Sunday, 26 June 2011

IPO opinions – inside or outside copyright?

One concrete recommendation of the Hargreaves Review is that, in an effort to reduce uncertainty and confusion about what infringes copyright, the UK government’s Intellectual Property Office should be able publish statutory opinions. 

Hargreaves proposes that these official opinions would clarify copyright law, specifically exceptions to copyright, where new circumstances have arisen, or where there is evidence of confusion about what copyright allows.  While these opinions would not be binding, the courts would have a duty to take account of them in cases to which they are relevant.

This could be a good idea where the question of what does and does not infringe can be answered by looking no further than the copyright legislation.  The IPO would interpret the statutory provisions, a task for which it could be well suited (if it can be guaranteed lobby-proof, but that is another issue). 

However the present reality is quite different.  To answer the most difficult digital and online copyright infringement questions the courts often have to look beyond the copyright legislation.  This is largely a result of the very imbalance in copyright protection that Hargreaves has identified and says must be fixed.  The courts have to fish in other waters for ways of reining in copyright’s digital overreach or, in the other direction, of catching perceived bad online actors whose activities do not fall neatly within the copyright statutes.

Take format-shifting.  It is often suggested that millions of people in the UK infringe copyright - even if only technically – by copying legitimately acquired music tracks from CDs to MP3 players via their computers.  What could an IPO opinion usefully say about this? 

In June 2006 the BPI (the representative voice of the UK recorded music business), making submissions to the House of Commons Culture Media and Sport Committee, said that it would not pursue litigation against end-users who did this for their own private use.  An opinion would have to consider whether a forbearance to sue can amount to consent sufficient to negative infringement, and whether the BPI’s statements (both its written memorandum and its oral evidence) did amount to such consent.  The opinion might also usefully consider whether an estoppel had arisen, (a legal doctrine that would prevent the BPI withdrawing at will any consent or forbearance), and whether the estoppel was permanent or time-limited.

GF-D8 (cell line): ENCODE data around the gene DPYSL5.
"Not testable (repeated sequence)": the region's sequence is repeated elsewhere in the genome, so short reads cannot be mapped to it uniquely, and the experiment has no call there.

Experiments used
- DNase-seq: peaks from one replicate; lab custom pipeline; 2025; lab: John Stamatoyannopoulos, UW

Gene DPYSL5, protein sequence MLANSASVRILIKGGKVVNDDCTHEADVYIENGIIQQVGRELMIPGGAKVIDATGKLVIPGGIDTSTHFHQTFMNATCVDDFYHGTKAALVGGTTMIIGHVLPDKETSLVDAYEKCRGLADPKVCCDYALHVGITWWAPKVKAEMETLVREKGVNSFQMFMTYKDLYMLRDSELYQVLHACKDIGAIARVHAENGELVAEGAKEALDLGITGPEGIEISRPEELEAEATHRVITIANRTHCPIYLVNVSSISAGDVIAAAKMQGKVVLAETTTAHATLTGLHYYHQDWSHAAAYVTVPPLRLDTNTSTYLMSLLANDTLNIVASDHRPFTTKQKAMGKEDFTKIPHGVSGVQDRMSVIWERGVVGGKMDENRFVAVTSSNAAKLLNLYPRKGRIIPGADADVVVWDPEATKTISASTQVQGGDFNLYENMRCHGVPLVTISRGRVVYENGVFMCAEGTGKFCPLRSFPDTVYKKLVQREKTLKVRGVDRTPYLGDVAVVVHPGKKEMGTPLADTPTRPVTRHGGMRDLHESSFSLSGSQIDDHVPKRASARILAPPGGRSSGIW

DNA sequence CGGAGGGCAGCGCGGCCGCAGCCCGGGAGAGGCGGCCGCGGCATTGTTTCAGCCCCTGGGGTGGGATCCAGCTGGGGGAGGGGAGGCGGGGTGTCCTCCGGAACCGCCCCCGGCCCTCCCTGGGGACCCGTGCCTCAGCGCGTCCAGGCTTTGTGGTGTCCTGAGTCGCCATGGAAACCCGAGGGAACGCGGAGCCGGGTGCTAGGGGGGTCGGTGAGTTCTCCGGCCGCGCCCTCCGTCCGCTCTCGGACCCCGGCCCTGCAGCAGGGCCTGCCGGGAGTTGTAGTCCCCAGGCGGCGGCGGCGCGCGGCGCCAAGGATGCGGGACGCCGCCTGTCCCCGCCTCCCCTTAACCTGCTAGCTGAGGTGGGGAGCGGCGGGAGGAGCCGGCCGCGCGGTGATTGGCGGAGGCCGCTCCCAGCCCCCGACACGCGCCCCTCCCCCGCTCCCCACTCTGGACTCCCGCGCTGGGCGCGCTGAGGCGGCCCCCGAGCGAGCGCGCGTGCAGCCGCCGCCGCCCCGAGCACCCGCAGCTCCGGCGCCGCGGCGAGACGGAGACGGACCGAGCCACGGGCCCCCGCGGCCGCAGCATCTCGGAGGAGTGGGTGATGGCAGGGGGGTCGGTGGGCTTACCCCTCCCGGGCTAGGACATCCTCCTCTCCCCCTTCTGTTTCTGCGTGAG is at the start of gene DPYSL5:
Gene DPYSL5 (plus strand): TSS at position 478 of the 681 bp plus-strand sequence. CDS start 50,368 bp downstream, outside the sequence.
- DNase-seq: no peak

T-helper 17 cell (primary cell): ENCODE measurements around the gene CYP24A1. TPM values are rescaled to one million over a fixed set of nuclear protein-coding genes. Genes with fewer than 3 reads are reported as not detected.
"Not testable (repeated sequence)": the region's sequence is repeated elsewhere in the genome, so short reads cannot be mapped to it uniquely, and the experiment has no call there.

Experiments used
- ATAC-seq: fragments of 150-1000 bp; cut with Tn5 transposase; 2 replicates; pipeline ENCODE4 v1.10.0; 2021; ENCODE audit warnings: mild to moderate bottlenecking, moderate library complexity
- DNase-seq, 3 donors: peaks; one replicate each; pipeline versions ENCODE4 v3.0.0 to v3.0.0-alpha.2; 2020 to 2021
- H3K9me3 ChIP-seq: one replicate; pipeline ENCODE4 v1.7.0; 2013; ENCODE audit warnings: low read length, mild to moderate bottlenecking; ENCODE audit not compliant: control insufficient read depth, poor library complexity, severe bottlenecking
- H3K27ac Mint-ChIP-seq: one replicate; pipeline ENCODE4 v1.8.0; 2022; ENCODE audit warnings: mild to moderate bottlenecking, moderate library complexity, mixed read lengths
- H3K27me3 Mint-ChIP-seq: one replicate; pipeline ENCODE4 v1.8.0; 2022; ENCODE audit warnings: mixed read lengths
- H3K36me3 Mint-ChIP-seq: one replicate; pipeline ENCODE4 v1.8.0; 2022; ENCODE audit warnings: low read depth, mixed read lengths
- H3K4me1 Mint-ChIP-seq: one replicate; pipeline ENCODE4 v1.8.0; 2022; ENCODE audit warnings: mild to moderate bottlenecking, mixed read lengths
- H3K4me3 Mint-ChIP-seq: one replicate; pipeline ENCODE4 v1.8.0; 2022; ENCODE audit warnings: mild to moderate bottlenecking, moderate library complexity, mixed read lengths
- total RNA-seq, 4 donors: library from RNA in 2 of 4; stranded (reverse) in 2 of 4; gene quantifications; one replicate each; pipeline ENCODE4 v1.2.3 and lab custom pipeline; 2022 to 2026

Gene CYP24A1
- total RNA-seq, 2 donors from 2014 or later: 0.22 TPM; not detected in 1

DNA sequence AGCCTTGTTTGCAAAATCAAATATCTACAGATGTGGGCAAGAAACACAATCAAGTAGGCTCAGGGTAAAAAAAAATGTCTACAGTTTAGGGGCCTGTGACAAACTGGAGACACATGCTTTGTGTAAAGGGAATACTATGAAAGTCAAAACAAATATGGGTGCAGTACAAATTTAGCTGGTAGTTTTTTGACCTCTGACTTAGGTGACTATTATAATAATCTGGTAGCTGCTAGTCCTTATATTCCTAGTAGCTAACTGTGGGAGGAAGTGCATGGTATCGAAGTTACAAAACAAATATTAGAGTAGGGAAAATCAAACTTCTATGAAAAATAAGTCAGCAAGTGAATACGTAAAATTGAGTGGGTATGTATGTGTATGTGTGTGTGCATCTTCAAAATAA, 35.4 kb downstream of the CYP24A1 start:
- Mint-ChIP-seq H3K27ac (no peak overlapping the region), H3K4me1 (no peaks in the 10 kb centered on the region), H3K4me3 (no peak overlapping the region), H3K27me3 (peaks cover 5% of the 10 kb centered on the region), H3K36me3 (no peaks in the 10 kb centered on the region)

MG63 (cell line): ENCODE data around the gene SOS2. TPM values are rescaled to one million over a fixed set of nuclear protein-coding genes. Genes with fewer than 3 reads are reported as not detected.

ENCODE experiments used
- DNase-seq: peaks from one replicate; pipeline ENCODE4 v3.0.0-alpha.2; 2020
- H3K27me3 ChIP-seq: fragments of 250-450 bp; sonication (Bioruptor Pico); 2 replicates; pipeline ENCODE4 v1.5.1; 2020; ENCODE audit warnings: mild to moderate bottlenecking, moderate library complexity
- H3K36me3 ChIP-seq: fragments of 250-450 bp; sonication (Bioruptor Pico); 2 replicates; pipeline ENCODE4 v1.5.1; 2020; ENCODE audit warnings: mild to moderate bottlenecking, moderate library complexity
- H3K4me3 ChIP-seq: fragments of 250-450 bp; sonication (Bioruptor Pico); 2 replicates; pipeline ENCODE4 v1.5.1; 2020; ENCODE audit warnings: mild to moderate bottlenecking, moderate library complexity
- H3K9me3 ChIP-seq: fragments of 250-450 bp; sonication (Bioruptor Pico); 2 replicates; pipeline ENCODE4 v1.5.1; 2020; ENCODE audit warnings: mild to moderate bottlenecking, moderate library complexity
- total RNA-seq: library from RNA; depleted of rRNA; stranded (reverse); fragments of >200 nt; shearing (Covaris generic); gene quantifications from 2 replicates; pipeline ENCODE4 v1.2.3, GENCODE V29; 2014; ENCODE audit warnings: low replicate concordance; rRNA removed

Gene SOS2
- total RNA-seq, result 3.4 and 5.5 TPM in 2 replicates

This analysis is at the very edge of and, in some respects, outside the boundaries of the copyright legislation.  It is far removed from the scope of a statutory exception.  Yet in the present state of copyright legislation, the BPI statement from 2006 is one of the most relevant points to consider if someone wants to know if format-shifting is legal in the UK.  Would the IPO relish the task of taking that on?

Similarly courts considering digital copyright infringement issues in the UK and Europe have grappled with, and sometimes deployed, legal doctrines including implied consent, derogation from grant, freedom of expression under Art 10 European Convention on Human Rights and its equivalents, involuntary copying, public interest or benefit, the EU Ecommerce Directive and accessory liability.  

If and when the scope of copyright is corrected  there should be less need for the courts to look for answers outside the four corners of the copyright legislation.  The same would apply to IPO opinions.  Does this suggest that copyright scope has to be fixed before the IPO can perform a useful role in publishing statutory opinions?

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